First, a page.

The Fluid Mechanics of Microdevices—The Freeman Scholar Lecture

[+] Author and Article Information
Mohamed Gad-el-Hak

Department of Aerospace and Mechanical Engineering, University of Notre Dame, Notre Dame, IN 46556

J. Fluids Eng 121(1), 5-33 (Mar 01, 1999) (29 pages) doi:10.1115/1.2822013 History: Received August 31, 1998; Revised December 14, 1998; Online December 04, 2007


Manufacturing processes that can create extremely small machines have been developed in recent years. Microelectromechanical systems (MEMS) refer to devices that have characteristic length of less than 1 mm but more than 1 micron, that combine electrical and mechanical components and that are fabricated using integrated circuit batch-processing techniques. Electrostatic, magnetic, pneumatic and thermal actuators, motors, valves, gears, and tweezers of less than 100-μm size have been fabricated. These have been used as sensors for pressure, temperature, mass flow, velocity and sound, as actuators for linear and angular motions, and as simple components for complex systems such as micro-heat-engines and micro-heat-pumps. The technology is progressing at a rate that far exceeds that of our understanding of the unconventional physics involved in the operation as well as the manufacturing of those minute devices. The primary objective of this article is to critically review the status of our understanding of fluid flow phenomena particular to microdevices. In terms of applications, the paper emphasizes the use of MEMS as sensors and actuators for flow diagnosis and control.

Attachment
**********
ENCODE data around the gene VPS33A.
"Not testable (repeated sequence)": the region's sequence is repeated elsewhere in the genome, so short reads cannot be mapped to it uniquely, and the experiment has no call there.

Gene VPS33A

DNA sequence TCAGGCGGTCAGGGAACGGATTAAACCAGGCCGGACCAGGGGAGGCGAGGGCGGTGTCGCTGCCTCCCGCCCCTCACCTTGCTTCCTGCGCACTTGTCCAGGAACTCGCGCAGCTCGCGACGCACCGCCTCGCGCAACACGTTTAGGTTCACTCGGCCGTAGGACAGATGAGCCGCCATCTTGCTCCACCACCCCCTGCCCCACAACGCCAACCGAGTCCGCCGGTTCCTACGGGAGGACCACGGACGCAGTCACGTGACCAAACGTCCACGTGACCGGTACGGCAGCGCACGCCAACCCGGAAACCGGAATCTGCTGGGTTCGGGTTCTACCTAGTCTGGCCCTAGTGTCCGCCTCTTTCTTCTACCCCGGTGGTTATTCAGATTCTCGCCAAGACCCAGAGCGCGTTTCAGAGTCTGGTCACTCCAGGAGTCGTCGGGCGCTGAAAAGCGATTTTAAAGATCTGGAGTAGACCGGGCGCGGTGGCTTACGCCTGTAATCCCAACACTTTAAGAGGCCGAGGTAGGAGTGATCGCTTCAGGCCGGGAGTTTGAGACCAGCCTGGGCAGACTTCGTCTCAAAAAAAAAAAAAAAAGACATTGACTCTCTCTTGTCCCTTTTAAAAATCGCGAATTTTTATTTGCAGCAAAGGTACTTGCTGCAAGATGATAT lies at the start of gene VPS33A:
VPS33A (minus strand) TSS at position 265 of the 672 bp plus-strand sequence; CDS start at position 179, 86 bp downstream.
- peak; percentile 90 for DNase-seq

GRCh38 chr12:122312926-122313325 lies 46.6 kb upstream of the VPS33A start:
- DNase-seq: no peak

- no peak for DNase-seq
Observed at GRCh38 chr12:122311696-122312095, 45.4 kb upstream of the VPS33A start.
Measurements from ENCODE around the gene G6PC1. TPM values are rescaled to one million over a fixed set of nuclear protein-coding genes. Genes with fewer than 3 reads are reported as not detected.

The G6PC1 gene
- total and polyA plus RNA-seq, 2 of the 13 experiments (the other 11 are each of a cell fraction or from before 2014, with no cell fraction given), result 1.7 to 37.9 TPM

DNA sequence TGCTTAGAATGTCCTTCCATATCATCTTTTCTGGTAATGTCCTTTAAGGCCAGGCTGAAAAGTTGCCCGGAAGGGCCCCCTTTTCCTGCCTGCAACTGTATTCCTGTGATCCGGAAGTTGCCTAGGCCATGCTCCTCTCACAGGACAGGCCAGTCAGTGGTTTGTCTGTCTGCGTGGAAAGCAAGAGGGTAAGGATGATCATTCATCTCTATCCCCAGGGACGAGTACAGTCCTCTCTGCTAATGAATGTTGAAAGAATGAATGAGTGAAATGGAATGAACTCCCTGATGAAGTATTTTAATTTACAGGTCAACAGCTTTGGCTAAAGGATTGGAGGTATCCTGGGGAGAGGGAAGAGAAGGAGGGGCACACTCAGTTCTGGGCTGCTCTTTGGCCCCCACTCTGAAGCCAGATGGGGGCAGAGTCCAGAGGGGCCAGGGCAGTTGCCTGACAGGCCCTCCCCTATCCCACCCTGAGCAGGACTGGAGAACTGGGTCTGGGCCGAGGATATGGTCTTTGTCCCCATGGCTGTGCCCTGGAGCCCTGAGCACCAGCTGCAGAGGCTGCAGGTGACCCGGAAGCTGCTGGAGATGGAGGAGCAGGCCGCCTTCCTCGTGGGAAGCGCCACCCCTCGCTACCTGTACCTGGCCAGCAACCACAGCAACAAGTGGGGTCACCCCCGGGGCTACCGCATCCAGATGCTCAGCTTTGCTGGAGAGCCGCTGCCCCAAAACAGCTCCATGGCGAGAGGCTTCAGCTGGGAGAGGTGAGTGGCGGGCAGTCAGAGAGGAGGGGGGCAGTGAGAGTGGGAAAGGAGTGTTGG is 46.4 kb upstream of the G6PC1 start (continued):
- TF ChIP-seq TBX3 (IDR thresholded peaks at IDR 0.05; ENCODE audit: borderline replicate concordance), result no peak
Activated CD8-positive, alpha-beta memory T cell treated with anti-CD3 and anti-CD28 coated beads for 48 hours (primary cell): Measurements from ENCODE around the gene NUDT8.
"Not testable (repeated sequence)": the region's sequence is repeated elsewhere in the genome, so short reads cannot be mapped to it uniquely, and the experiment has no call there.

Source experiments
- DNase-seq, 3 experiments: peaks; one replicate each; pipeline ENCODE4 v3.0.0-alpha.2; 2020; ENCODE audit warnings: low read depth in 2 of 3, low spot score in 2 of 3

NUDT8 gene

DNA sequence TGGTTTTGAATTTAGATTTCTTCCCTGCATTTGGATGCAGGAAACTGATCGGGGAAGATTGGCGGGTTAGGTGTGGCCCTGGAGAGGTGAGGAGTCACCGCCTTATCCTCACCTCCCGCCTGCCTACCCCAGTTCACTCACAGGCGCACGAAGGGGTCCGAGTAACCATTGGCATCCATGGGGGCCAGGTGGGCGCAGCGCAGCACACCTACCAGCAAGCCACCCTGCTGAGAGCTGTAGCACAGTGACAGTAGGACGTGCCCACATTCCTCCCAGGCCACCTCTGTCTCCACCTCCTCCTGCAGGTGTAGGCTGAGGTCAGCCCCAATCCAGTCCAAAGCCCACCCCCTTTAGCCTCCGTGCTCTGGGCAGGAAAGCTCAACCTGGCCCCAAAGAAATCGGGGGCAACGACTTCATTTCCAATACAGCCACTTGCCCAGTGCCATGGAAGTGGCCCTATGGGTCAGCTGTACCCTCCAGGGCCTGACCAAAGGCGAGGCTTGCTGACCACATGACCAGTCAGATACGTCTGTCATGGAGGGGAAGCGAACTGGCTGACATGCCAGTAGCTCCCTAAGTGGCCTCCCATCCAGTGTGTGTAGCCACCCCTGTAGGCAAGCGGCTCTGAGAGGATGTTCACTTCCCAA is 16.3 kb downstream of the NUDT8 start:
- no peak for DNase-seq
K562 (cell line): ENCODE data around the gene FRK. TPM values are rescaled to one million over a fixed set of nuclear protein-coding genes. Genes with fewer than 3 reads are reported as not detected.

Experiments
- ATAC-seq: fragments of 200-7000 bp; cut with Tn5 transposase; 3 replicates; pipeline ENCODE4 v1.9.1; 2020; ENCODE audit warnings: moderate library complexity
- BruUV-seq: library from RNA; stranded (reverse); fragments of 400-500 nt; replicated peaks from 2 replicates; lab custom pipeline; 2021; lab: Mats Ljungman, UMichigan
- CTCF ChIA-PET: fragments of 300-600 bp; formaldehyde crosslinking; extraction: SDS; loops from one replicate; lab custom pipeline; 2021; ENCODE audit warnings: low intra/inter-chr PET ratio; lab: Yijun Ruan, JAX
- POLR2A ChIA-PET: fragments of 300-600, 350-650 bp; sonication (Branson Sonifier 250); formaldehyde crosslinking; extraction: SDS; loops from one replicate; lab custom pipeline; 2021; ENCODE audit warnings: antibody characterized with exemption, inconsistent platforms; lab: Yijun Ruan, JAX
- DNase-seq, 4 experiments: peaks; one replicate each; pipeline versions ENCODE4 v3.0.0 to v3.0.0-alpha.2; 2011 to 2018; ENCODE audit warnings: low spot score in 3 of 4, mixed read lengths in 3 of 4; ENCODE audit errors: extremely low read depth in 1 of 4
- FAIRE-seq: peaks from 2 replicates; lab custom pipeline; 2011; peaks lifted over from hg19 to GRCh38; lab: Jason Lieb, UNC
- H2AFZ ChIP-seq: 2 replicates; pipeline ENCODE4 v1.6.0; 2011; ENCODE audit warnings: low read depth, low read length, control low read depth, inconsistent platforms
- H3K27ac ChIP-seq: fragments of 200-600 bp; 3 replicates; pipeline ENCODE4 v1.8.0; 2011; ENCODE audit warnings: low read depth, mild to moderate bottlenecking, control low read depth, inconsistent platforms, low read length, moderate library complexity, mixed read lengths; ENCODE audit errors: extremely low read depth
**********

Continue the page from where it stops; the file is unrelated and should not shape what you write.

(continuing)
Copyright © 1999 by The American Society of Mechanical Engineers
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